This week seems to have been all about Jamie. First, many consultations with his vet about why his operation incisions were taking so long to heal? When was it safe to take him out without risking infection or torn stitches? It was decided to postpone taking out his stitches for an extra week. Yesterday he wounded the flesh between two toes and it's been a bitch trying clean it. I ended up dipping his whole paw into a bowl of antiseptic and then trying to squeeze antibiotic cream into the gap. But what a palaver!
At the same time I am consulting a Canine Behaviourist about his car phobia. She has warned me that the tranquilliser she suggested is not to be messed with. "You can't be arbitrary with this drug. You have to give it to him religiously and its effects will only kick in after 15 days. Do not mess around when you are dealing with brain chemistry," she warned me. This has spurred me on to put every effort into his behavior modification programme because it may be my last chance. I do not want Jamie on this drug for any longer than necessary. Everything she advised me to do is specific to Jamie's individual behaviour so it may not work for other dogs.
I have to avoid anything that triggers the fear he associates with the car - like the dark garage.
I now park outside my front gate with the car doors wide open. I lift Jamie from the house into the car while giving him lots of treats, praise and strokes. I try to make a game of it by placing treats all over. He is now beginning to explore the car rather than sitting in a frozen funk. After a short time in the car, he can jump out and is rewarded with a short walk and lots of sniffing (heaven for a beagle). This process must be repeated several times at a rapid pace.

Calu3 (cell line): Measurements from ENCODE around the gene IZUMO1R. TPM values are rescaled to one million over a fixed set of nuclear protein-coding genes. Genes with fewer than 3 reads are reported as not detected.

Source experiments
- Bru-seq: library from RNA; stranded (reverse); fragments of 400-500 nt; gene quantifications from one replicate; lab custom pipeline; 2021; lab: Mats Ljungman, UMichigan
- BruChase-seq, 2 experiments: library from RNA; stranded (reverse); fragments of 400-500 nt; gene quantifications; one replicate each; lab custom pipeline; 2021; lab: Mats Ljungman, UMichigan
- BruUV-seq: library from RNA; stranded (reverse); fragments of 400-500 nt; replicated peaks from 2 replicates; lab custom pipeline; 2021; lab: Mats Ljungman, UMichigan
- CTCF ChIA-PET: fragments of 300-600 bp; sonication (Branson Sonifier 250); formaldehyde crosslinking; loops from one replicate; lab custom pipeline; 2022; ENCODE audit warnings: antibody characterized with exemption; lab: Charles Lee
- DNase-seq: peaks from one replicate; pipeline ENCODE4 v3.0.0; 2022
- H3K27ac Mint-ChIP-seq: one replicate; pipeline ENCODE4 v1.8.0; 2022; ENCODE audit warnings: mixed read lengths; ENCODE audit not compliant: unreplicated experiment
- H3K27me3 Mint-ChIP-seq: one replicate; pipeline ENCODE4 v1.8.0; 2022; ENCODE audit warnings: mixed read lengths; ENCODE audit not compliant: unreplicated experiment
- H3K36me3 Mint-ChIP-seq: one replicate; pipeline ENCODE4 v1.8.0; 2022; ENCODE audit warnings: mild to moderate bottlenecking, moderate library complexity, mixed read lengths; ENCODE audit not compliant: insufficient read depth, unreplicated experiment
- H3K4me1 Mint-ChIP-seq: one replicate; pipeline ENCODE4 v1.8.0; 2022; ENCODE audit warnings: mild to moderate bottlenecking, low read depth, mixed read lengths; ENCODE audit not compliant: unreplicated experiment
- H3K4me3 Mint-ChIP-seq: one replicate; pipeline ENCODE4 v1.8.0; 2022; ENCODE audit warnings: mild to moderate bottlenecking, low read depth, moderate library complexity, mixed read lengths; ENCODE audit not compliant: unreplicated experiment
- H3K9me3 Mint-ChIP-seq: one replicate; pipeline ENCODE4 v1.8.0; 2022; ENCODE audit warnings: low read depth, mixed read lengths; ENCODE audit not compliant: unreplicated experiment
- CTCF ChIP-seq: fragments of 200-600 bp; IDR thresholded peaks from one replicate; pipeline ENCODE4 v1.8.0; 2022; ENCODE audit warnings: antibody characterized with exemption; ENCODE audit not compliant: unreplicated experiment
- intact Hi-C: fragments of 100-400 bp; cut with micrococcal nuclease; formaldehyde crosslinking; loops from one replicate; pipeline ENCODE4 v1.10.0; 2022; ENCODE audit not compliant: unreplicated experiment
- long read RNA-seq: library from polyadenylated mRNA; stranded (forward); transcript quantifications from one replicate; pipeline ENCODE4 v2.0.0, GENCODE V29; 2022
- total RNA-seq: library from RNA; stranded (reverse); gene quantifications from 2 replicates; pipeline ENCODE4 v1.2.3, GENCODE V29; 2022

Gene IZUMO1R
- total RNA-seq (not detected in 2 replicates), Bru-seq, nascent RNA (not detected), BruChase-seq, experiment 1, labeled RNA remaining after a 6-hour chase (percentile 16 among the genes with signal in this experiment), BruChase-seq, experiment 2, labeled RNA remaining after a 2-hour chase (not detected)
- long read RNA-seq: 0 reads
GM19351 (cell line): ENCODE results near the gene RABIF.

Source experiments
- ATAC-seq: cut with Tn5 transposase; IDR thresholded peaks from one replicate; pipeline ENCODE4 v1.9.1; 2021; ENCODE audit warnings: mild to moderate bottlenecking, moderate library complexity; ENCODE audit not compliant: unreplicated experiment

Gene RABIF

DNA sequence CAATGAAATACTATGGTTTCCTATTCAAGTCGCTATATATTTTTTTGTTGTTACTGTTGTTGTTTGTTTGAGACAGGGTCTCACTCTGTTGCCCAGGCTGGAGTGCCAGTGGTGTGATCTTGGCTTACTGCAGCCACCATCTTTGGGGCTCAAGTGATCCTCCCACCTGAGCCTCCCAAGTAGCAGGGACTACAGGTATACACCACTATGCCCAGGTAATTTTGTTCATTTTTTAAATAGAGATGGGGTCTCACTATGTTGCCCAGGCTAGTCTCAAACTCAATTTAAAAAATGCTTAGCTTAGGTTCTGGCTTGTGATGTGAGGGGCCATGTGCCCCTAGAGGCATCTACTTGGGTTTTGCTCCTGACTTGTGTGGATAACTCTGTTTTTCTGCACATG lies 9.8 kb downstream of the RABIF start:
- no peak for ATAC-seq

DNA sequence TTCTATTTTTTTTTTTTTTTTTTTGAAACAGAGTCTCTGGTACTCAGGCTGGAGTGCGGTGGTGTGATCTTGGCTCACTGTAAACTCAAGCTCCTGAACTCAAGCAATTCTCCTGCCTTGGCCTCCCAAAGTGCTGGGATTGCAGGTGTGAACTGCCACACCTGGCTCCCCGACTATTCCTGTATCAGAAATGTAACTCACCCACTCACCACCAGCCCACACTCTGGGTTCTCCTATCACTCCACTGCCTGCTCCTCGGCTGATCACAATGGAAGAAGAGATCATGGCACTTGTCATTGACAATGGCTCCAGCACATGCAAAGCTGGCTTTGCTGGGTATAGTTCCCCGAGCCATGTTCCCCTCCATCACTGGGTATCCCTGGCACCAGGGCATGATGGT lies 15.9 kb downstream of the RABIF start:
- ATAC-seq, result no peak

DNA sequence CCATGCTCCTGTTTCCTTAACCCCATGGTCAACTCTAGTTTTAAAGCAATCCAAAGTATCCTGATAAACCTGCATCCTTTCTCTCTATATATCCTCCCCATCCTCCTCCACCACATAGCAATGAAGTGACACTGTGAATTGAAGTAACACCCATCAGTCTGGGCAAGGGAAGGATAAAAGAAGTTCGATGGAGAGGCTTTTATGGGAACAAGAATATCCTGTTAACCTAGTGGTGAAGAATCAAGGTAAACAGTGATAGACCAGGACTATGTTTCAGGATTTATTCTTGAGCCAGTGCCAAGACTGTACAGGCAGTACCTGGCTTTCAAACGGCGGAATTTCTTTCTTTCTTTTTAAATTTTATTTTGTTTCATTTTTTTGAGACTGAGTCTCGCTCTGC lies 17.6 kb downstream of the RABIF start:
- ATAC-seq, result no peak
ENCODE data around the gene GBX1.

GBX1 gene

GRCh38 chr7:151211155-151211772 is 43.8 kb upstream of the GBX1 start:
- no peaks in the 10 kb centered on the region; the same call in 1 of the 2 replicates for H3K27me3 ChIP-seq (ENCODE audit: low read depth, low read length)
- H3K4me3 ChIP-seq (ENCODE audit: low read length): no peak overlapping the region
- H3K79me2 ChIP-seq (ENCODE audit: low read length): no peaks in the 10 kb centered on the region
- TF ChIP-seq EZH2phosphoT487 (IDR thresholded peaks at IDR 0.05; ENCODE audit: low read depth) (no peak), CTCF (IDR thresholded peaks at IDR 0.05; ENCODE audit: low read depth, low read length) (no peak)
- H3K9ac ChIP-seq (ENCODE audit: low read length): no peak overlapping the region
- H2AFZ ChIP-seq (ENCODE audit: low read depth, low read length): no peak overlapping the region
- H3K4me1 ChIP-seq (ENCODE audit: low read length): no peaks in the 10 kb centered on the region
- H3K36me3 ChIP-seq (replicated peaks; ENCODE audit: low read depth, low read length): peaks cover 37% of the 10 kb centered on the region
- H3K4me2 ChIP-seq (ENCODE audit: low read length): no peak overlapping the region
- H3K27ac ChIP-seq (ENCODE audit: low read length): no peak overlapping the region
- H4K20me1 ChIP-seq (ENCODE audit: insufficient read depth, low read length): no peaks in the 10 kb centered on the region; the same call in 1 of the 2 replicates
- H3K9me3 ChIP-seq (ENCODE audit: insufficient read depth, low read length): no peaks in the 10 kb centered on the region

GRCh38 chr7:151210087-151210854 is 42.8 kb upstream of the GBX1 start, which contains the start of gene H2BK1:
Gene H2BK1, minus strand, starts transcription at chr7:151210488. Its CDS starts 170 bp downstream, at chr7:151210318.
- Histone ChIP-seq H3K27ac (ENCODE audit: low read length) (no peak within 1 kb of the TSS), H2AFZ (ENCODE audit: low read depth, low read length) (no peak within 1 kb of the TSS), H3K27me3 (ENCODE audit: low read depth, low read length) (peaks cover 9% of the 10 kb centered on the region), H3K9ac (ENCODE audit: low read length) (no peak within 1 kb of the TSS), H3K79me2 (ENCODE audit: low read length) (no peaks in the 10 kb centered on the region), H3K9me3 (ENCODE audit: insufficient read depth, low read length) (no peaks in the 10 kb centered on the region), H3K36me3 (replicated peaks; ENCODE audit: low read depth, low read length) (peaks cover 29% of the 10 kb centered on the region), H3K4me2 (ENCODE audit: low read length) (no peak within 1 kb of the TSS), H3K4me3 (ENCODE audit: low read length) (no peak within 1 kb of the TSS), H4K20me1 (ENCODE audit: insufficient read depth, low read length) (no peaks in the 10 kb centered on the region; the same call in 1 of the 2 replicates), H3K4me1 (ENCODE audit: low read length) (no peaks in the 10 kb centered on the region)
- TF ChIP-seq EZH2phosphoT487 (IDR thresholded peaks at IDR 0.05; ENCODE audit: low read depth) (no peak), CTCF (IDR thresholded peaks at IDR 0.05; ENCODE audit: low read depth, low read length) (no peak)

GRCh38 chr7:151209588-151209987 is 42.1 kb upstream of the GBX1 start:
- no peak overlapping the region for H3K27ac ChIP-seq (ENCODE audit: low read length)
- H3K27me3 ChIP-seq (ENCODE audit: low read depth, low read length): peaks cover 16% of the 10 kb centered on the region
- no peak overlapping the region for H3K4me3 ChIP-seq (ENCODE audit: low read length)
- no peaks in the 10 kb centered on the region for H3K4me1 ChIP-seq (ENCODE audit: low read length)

Hopefully he will begin to realise he is safe in the car and nothing bad will happen to him. What's more it means treats and walks! I am trying to do this twice a day with the last session being rewarded with a walk around our complex park. The Behaviourist has said that I need to do at least 4 sessions before every actual trip he takes in the car.
So far we have had one trip in the car and I was thrilled because he did not shake and tremble (his usual indication that he is very stressed). But I must not do anything to blow it. The slightest negative experience could be a set back! Hopefully he will eventually jump into the car voluntarily and travel will become a stress free experience for all of us. But to make this happen is hard work!
The only problem is Jemma who is "dikbek" or pouting at the moment. We decided that her bouncing enthusiasm in the car, where she literally stomps all over Jamie, does not help him calm down. One would have thought that her exuberance would rub off but in fact the Behaviourist felt it may be too much for an already stressed Jamie.
Despite a large tasty bone to chew and the calming sounds of Classic Radio in the kitchen, Jemma created such a racket that I now let her watch from the gate. She still looks glum but at least she is not howling the house down. She does get included in all the long walks.
While talking to the Behaviourist on the phone Jemma and Jamie began squabbling over a bone. It does not matter how many bones or chew toys are lying around, they always manage to fight over the same object. I had to evict them from the room so that I could hear the conversation. I have started getting used to the fact that these two fight and squabble. The Behaviourist said that resource guarding was very common between dogs and not to get too upset about it. I now realise that it is all bark and no bite, but what a show! A concerned neighbour asked me if my dogs were alright because she described the sound of their fighting as "awe inspiring".
I seem to be forever apologising to neighbours about my dogs' behaviour and assuring them they are going through adolescence and hopefully they will out grow it?